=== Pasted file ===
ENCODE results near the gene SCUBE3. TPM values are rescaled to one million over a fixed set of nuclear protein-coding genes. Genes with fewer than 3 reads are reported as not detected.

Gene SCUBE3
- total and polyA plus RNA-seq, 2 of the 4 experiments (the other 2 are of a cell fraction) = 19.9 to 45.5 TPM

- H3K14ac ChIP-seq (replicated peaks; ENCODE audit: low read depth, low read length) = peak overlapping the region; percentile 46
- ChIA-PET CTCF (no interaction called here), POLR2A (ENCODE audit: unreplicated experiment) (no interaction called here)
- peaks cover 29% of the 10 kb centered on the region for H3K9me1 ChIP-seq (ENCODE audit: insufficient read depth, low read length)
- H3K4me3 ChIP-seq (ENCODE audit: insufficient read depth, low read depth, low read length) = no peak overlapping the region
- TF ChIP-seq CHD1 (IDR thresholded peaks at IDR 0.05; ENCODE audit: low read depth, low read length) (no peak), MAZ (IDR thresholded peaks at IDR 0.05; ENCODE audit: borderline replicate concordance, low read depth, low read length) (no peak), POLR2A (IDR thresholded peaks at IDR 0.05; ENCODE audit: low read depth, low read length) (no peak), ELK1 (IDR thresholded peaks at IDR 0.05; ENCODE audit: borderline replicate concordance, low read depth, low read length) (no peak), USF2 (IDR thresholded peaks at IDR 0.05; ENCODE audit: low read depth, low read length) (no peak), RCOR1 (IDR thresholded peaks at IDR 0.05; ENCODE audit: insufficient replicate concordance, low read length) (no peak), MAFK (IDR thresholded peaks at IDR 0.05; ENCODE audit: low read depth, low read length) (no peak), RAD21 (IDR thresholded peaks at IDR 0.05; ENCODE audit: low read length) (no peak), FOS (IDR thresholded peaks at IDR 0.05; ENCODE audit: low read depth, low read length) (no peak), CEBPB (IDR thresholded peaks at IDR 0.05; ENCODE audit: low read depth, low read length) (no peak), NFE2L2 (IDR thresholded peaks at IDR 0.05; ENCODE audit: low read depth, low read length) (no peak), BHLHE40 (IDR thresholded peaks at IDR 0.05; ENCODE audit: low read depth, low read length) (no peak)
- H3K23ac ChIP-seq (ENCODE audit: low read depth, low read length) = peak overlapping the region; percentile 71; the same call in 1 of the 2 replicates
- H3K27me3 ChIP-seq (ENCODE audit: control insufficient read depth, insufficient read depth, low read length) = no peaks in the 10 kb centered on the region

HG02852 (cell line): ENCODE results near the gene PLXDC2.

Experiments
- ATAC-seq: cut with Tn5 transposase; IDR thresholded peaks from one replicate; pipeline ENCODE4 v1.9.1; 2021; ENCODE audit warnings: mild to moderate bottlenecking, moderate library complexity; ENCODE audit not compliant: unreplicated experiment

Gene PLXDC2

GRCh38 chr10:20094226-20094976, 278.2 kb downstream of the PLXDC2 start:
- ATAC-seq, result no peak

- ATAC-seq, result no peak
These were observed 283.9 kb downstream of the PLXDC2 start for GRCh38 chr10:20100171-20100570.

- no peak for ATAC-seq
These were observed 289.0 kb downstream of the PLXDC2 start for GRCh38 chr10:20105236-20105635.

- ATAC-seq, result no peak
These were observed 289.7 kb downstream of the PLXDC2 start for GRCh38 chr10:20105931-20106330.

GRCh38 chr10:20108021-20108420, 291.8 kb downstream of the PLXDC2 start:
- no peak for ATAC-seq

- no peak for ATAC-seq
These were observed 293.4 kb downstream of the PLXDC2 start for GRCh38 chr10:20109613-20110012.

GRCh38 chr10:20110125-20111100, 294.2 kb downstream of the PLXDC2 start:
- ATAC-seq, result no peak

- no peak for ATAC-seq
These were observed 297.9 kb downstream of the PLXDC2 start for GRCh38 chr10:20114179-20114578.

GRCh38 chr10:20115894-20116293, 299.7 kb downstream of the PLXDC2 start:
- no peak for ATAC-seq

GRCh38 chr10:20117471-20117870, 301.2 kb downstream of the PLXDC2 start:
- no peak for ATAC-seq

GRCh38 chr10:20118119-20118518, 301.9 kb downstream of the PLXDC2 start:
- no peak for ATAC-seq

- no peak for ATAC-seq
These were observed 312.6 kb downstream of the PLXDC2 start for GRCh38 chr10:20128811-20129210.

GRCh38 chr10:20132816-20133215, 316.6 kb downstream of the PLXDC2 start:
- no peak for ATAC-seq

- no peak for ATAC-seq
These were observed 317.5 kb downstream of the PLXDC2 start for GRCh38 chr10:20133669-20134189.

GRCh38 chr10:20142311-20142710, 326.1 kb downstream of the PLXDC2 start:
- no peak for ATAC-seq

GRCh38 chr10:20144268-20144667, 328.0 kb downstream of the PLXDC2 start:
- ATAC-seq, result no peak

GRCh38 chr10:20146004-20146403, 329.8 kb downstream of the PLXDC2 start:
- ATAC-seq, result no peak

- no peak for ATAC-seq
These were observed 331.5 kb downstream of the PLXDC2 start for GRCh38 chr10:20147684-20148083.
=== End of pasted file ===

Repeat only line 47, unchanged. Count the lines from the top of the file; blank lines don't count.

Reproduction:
GRCh38 chr10:20146004-20146403, 329.8 kb downstream of the PLXDC2 start: